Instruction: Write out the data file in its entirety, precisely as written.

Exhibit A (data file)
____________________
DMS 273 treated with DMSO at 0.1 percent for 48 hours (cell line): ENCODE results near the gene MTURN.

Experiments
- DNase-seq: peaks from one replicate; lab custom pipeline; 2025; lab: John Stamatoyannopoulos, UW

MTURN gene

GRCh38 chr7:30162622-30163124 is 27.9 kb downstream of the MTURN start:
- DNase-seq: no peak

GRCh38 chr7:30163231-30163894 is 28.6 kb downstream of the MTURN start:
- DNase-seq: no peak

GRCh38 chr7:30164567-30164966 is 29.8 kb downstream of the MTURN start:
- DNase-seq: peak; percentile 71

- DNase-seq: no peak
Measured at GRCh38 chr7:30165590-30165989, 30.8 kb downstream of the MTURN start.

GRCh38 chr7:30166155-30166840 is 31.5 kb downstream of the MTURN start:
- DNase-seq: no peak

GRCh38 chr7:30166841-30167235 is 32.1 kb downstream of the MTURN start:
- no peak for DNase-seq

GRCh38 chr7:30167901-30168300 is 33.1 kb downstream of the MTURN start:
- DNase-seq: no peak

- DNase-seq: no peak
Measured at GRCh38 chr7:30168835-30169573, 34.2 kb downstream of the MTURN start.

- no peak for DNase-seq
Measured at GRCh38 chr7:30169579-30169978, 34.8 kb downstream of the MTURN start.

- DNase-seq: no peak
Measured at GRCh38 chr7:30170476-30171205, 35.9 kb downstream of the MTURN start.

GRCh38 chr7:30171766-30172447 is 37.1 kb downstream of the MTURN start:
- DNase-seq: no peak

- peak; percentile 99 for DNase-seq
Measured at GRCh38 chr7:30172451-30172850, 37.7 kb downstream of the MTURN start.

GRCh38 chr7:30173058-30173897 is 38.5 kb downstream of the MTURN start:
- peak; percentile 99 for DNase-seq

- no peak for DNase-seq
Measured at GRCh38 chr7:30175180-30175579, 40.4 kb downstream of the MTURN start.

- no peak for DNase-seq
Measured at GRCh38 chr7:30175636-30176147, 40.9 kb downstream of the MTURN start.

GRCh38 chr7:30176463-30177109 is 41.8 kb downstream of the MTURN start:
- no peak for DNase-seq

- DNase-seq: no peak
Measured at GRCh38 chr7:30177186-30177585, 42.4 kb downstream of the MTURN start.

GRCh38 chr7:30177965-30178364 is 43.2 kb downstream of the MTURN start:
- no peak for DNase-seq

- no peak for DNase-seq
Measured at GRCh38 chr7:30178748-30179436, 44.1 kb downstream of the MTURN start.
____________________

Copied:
DMS 273 treated with DMSO at 0.1 percent for 48 hours (cell line): ENCODE results near the gene MTURN.

Experiments
- DNase-seq: peaks from one replicate; lab custom pipeline; 2025; lab: John Stamatoyannopoulos, UW

MTURN gene

GRCh38 chr7:30162622-30163124 is 27.9 kb downstream of the MTURN start:
- DNase-seq: no peak

GRCh38 chr7:30163231-30163894 is 28.6 kb downstream of the MTURN start:
- DNase-seq: no peak

GRCh38 chr7:30164567-30164966 is 29.8 kb downstream of the MTURN start:
- DNase-seq: peak; percentile 71

- DNase-seq: no peak
Measured at GRCh38 chr7:30165590-30165989, 30.8 kb downstream of the MTURN start.

GRCh38 chr7:30166155-30166840 is 31.5 kb downstream of the MTURN start:
- DNase-seq: no peak

GRCh38 chr7:30166841-30167235 is 32.1 kb downstream of the MTURN start:
- no peak for DNase-seq

GRCh38 chr7:30167901-30168300 is 33.1 kb downstream of the MTURN start:
- DNase-seq: no peak

- DNase-seq: no peak
Measured at GRCh38 chr7:30168835-30169573, 34.2 kb downstream of the MTURN start.

- no peak for DNase-seq
Measured at GRCh38 chr7:30169579-30169978, 34.8 kb downstream of the MTURN start.

- DNase-seq: no peak
Measured at GRCh38 chr7:30170476-30171205, 35.9 kb downstream of the MTURN start.

GRCh38 chr7:30171766-30172447 is 37.1 kb downstream of the MTURN start:
- DNase-seq: no peak

- peak; percentile 99 for DNase-seq
Measured at GRCh38 chr7:30172451-30172850, 37.7 kb downstream of the MTURN start.

GRCh38 chr7:30173058-30173897 is 38.5 kb downstream of the MTURN start:
- peak; percentile 99 for DNase-seq

- no peak for DNase-seq
Measured at GRCh38 chr7:30175180-30175579, 40.4 kb downstream of the MTURN start.

- no peak for DNase-seq
Measured at GRCh38 chr7:30175636-30176147, 40.9 kb downstream of the MTURN start.

GRCh38 chr7:30176463-30177109 is 41.8 kb downstream of the MTURN start:
- no peak for DNase-seq

- DNase-seq: no peak
Measured at GRCh38 chr7:30177186-30177585, 42.4 kb downstream of the MTURN start.

GRCh38 chr7:30177965-30178364 is 43.2 kb downstream of the MTURN start:
- no peak for DNase-seq

- no peak for DNase-seq
Measured at GRCh38 chr7:30178748-30179436, 44.1 kb downstream of the MTURN start.